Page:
To ensure that Gallaudet graduates have these important abilities, we have established five competencies all students must demonstrate by the time they graduate:

  • 1. Language and Communication – Students will use American Sign Language (ASL) and written English to communicate effectively with diverse audiences, for a variety of purposes, and in a variety of settings.

    • 1.1. Demonstrate competence in academic ASL:
      • select and use appropriate register for the setting and participants (which includes signing space, articulation of signs, sign choice)
      • use appropriate syntax, facial grammar, transitions, eye gaze (for engagement and for turn taking), pace
    • 1.2. Demonstrate competence in academic writing:
      • choose appropriate words, phrases, and sentence and paragraph structure for the audience and purpose
      • demonstrate adequate command of mechanical conventions, including English grammar
    • 1.3. Demonstrate competence in receptive communication, comprehending written and signed material.
    • 1.4. Present content coherently, which involves clarifying points, bringing together information in a well-organized way, and drawing logical connections among ideas.
    • 1.5. Express ideas and information effectively in a variety of formats, including one-on-one, group settings, and through appropriate use of media.
  • 2. Critical Thinking – Students will summarize, synthesize, and critically analyze ideas from multiple sources in order to draw well-supported conclusions and solve problems.
    • 2.1. Select relevant and varied sources of information, and accurately state their key points and supporting details.
    • 2.2. Bring together ideas, comparing, contrasting, and building on them to arrive at reasonable conclusions.
    • 2.3. Evaluate the logic of arguments and strength of evidence, using deductive and inductive methods.
    • 2.4. Provide cogent reasons in support of one’s opinions, while taking possible objections seriously.
    • 2.5. use critical thinking skills to analyze complex issues, make informed decisions and solve real-life problems, modifying one’s approach as needed based on the requirements of particular situations.
  • 3.Identity and Culture – Students will understand themselves, complex social identities, including deaf identities, and the interrelations within and among diverse cultures and groups.
    • 3.1. Demonstrate an understanding of self, including one’s multiple social identities and the factors that contribute to one’s well-being.
    • 3.2. Compare and contrast the perspectives of multiple cultures, including deaf cultures, on various issues and practices.
    • 3.3. Show awareness of the range of diversity and universality in human history, societies, and ways of life.
    • 3.4. Analyze the interrelations within and among communities and cultures, including deaf communities, attending to the interconnectedness of global and local concerns.
    • 3.5. Operate with civility in a complex social world.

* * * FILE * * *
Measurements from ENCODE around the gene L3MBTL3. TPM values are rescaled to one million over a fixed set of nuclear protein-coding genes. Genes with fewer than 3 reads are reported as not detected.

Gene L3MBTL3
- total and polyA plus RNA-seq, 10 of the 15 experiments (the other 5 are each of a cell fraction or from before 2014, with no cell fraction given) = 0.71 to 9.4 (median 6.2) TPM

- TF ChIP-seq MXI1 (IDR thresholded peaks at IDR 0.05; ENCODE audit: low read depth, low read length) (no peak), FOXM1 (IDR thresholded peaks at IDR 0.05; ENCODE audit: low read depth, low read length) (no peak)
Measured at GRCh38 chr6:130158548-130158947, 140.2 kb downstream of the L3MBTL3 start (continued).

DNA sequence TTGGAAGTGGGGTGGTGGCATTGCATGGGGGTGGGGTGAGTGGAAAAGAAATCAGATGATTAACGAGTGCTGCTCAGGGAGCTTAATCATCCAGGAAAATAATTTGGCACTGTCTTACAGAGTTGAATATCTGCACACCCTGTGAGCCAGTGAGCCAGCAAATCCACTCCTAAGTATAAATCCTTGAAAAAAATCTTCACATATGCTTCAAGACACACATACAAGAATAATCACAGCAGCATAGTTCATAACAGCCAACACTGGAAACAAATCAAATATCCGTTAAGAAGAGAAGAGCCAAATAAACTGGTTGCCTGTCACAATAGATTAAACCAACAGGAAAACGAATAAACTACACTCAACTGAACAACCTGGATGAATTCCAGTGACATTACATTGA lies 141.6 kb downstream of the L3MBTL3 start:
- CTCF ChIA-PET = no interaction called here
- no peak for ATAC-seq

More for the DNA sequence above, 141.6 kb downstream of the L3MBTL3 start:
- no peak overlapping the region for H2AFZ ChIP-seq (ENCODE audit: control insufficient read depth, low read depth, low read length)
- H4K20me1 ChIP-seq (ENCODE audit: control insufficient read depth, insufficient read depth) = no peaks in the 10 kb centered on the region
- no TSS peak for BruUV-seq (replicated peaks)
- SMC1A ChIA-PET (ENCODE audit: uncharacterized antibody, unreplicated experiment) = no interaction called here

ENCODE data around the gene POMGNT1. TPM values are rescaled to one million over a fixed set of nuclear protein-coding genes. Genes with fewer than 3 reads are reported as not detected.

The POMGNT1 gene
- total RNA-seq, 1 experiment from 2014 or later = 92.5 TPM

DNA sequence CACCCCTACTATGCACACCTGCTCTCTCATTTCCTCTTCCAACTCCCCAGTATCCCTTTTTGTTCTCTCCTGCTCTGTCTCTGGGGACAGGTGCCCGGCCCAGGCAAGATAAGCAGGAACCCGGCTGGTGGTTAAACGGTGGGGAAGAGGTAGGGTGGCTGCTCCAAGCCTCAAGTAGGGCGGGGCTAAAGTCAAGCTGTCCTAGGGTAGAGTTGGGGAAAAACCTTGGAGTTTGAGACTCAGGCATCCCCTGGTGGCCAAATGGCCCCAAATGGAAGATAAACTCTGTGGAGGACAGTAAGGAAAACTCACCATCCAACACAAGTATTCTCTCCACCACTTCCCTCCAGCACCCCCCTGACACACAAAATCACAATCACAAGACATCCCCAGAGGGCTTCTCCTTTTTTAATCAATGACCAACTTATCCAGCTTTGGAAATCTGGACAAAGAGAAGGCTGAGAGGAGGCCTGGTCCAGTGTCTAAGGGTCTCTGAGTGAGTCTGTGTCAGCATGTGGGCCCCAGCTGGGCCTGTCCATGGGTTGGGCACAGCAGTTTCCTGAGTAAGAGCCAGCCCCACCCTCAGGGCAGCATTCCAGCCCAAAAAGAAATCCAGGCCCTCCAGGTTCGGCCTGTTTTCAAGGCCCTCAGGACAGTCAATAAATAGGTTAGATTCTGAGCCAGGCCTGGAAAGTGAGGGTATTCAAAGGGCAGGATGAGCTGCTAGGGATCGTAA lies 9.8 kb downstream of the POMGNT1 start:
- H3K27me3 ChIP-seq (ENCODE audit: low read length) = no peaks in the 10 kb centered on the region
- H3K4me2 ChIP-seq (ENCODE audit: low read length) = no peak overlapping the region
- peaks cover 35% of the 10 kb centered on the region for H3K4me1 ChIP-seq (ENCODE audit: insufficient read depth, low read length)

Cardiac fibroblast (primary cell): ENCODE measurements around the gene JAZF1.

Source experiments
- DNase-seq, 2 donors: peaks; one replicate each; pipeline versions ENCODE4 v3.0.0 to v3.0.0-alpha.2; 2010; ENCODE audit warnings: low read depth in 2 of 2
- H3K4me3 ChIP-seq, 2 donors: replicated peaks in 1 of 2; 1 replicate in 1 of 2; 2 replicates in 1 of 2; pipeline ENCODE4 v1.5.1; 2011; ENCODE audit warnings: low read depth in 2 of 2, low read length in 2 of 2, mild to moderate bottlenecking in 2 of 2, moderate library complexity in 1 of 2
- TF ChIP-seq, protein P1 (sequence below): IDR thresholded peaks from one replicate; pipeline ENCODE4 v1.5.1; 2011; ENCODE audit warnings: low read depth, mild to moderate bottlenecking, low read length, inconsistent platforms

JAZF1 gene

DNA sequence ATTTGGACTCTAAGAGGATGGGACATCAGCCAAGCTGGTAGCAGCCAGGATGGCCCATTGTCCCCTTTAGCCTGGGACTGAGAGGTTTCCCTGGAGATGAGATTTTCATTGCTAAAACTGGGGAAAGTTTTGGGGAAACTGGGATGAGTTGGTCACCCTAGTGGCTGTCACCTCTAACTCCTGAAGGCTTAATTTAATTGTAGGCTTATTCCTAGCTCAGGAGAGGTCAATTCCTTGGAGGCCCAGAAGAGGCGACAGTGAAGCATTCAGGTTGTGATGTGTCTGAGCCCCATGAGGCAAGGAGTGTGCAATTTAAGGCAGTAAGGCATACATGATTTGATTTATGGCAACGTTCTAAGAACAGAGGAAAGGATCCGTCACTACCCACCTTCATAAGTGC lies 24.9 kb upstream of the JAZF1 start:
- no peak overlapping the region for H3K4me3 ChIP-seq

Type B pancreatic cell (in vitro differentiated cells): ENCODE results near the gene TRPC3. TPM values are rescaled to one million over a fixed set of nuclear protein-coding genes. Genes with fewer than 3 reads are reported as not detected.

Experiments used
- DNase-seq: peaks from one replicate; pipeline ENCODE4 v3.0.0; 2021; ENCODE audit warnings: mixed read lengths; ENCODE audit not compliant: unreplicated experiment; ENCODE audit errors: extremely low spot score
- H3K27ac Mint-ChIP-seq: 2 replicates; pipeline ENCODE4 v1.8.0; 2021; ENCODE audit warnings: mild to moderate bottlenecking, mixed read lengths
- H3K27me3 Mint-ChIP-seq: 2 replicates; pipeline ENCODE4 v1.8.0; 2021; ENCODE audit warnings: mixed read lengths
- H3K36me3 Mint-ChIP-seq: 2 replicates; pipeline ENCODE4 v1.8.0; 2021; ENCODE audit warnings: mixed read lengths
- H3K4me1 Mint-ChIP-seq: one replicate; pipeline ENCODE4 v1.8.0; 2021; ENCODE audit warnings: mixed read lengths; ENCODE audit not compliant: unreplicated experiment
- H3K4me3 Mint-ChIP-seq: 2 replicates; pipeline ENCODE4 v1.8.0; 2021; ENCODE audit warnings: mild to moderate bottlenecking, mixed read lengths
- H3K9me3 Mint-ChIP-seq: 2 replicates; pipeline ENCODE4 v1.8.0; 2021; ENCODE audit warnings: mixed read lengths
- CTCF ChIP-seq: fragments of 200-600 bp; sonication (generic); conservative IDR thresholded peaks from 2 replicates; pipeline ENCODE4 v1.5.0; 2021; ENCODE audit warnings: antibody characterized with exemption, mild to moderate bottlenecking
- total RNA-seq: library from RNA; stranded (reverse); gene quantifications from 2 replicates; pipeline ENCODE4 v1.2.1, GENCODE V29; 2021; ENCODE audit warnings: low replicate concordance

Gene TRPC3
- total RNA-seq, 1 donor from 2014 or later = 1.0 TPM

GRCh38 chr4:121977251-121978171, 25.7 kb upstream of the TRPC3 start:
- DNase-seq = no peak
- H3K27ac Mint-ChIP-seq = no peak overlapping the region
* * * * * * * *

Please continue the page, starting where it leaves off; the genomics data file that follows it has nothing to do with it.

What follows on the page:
• 4. Knowledge and Inquiry – Students will apply knowledge, modes of inquiry, and technological competence from a variety of disciplines in order to understand human experience and the natural world.
    • 4.1. Demonstrate competence in the fundamental concepts, methods, and technologies used in various fields of study, including scientific methods, quantitative reasoning, and interpretive frameworks.
    • 4.2. Apply the modes of inquiry of several disciplines to address issues and questions, comparing and contrasting these approaches.
    • 4.3. Demonstrate substantial knowledge of at least one field of study, i.e., one’s major, while being able to discuss how this field fits into the larger picture of human knowledge.
    • 4.4. Derive meaning from multiple avenues of experience.
    • 4.5. Resolve complex problems by integrating knowledge of various types and employing multiple systems and tools.
  • 5. Ethics and Social Responsibility – Students will make reasoned ethical judgments, showing awareness of multiple value systems and taking responsibility for the consequences of their actions. They will apply these judgments, using collaboration and leadership skills, to promote social justice in their local, national, and global communities.

    • 5.1. Support ethical judgments with clear, cogent reasons.
    • 5.2. Describe how differences in values, beliefs, and priorities can lead to different conclusions about what is right or wrong.
    • 5.3. Assess the consequences of actions.
    • 5.4. Demonstrate intellectual honesty, respect, and integrity.
    • 5.5. Work effectively in teams, including those of diverse composition.
    • 5.6. Participate actively in promoting social justice both locally and globally.
    • 5.7. Meet the professional standards of the academic community and one’s major field.

Contact Us

Council on Undergraduate Education

College Hall 201

(202) 250-2071

(202) 651-5085

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